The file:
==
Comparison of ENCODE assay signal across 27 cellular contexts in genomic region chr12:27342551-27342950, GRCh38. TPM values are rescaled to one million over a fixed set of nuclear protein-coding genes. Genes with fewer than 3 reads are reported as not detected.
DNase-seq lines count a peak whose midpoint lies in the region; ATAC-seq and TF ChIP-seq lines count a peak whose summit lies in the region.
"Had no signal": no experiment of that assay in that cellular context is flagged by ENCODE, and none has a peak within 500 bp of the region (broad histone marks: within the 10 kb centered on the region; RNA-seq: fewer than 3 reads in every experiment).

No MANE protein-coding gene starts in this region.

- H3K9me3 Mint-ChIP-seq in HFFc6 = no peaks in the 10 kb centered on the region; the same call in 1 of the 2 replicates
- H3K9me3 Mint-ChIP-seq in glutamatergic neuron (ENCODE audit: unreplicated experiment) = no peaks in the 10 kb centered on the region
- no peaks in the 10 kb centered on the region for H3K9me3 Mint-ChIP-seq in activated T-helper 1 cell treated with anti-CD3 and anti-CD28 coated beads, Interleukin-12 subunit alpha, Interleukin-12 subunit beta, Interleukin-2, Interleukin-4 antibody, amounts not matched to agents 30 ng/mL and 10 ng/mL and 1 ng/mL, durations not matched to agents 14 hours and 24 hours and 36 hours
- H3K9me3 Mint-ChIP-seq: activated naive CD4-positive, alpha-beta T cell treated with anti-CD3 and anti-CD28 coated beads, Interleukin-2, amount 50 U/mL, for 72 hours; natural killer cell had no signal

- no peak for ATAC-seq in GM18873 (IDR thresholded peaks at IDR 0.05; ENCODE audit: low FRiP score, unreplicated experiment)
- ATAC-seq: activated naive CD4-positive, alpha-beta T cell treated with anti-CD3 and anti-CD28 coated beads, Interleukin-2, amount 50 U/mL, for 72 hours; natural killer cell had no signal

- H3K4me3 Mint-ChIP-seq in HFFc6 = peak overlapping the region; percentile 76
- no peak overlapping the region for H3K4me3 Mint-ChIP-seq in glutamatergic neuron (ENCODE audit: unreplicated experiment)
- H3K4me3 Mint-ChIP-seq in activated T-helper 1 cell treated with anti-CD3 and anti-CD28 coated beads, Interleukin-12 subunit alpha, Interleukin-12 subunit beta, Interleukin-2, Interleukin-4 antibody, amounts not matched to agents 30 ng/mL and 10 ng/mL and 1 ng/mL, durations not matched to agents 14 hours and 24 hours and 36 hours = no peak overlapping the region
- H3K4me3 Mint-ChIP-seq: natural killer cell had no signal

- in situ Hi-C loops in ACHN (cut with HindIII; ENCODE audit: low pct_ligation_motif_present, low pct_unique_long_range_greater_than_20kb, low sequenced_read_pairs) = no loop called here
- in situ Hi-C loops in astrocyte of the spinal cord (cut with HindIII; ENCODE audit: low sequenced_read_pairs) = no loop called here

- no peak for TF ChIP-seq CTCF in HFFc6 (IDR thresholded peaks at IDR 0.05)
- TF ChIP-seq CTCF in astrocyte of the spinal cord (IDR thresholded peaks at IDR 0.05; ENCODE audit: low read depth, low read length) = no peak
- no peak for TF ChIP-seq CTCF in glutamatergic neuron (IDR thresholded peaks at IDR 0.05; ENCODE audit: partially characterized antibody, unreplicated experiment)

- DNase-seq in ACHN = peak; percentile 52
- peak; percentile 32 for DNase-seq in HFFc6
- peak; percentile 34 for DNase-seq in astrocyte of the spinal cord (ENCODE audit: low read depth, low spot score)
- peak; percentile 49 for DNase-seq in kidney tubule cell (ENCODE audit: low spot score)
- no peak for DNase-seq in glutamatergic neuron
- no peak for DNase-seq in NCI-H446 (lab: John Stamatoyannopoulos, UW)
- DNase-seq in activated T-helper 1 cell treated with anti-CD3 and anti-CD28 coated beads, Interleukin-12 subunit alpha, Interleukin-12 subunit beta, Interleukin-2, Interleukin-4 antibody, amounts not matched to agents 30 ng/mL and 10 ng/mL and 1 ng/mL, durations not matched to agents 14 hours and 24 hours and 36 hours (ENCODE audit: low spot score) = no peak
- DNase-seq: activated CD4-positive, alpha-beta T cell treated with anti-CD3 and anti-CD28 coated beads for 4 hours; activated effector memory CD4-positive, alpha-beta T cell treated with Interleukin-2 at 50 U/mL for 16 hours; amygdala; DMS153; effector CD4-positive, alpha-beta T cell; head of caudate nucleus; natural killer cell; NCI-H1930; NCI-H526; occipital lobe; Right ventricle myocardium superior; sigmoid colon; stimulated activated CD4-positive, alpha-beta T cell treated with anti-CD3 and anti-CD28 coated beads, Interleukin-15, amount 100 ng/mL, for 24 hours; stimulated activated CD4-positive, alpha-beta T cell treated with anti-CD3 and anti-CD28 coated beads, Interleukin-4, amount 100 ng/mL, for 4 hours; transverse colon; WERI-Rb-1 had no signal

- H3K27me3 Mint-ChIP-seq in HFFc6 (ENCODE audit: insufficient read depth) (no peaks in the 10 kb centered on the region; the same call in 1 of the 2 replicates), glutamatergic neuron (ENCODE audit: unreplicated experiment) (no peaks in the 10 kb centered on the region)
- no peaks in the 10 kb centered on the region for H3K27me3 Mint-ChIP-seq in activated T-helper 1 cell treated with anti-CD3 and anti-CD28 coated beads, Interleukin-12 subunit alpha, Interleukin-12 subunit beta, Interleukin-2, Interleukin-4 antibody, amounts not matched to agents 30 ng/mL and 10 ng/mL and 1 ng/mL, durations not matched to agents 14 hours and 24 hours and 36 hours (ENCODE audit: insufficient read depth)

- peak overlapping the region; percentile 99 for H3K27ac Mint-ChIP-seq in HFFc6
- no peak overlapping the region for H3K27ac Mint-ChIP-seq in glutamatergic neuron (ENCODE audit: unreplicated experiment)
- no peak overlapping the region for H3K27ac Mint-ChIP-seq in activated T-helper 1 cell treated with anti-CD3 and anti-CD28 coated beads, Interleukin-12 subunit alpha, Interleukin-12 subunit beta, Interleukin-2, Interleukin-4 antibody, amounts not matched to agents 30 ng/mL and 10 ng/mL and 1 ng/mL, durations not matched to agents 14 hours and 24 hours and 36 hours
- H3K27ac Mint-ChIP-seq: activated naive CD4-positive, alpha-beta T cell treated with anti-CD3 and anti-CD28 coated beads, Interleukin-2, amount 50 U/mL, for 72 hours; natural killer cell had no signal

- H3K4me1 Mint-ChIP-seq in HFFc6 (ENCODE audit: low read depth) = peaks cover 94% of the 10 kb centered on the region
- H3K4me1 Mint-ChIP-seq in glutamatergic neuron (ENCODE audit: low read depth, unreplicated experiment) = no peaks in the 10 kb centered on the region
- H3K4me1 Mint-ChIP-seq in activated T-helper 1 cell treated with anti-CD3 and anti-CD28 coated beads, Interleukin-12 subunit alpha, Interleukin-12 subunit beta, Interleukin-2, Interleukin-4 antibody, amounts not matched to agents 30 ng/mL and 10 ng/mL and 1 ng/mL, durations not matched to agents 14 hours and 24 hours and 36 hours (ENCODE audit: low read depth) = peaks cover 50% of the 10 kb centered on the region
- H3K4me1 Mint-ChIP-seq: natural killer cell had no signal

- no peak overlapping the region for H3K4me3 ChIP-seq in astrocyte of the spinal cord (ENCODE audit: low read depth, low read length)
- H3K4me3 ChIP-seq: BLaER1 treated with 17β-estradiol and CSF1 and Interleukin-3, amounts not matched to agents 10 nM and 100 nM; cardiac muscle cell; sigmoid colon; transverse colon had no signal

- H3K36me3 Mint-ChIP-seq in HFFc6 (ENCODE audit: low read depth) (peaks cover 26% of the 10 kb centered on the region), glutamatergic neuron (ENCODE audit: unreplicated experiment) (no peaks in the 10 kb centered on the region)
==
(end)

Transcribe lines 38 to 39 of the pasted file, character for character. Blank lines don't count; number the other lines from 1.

- no peak overlapping the region for H3K4me3 ChIP-seq in astrocyte of the spinal cord (ENCODE audit: low read depth, low read length)
- H3K4me3 ChIP-seq: BLaER1 treated with 17β-estradiol and CSF1 and Interleukin-3, amounts not matched to agents 10 nM and 100 nM; cardiac muscle cell; sigmoid colon; transverse colon had no signal